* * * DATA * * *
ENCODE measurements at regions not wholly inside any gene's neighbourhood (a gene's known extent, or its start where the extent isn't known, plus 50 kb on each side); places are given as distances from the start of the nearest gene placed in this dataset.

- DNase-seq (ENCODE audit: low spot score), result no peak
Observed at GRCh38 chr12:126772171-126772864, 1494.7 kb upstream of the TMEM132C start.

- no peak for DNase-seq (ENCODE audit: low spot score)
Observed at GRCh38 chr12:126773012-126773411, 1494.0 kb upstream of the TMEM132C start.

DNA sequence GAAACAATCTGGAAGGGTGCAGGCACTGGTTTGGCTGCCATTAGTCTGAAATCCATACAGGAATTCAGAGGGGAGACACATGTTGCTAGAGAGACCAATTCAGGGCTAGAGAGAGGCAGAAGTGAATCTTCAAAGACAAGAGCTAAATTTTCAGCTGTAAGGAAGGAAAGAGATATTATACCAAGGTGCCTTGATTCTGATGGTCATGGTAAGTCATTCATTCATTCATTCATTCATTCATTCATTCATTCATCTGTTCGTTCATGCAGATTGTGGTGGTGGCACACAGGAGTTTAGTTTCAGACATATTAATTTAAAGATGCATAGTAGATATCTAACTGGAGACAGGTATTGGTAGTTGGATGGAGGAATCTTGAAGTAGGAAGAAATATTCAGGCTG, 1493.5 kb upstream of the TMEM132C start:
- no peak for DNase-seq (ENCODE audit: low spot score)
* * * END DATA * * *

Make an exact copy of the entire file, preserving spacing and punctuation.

ENCODE measurements at regions not wholly inside any gene's neighbourhood (a gene's known extent, or its start where the extent isn't known, plus 50 kb on each side); places are given as distances from the start of the nearest gene placed in this dataset.

- DNase-seq (ENCODE audit: low spot score), result no peak
Observed at GRCh38 chr12:126772171-126772864, 1494.7 kb upstream of the TMEM132C start.

- no peak for DNase-seq (ENCODE audit: low spot score)
Observed at GRCh38 chr12:126773012-126773411, 1494.0 kb upstream of the TMEM132C start.

DNA sequence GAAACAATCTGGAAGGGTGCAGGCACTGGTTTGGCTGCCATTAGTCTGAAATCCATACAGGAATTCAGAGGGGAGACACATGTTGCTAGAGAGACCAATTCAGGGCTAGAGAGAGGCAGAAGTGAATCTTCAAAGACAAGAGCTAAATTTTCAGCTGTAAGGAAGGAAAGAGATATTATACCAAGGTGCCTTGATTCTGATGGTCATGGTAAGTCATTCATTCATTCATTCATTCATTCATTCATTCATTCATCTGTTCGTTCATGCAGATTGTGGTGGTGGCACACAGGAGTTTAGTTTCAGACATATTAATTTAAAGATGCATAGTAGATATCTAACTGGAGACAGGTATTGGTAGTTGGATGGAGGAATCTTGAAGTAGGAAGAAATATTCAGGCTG, 1493.5 kb upstream of the TMEM132C start:
- no peak for DNase-seq (ENCODE audit: low spot score)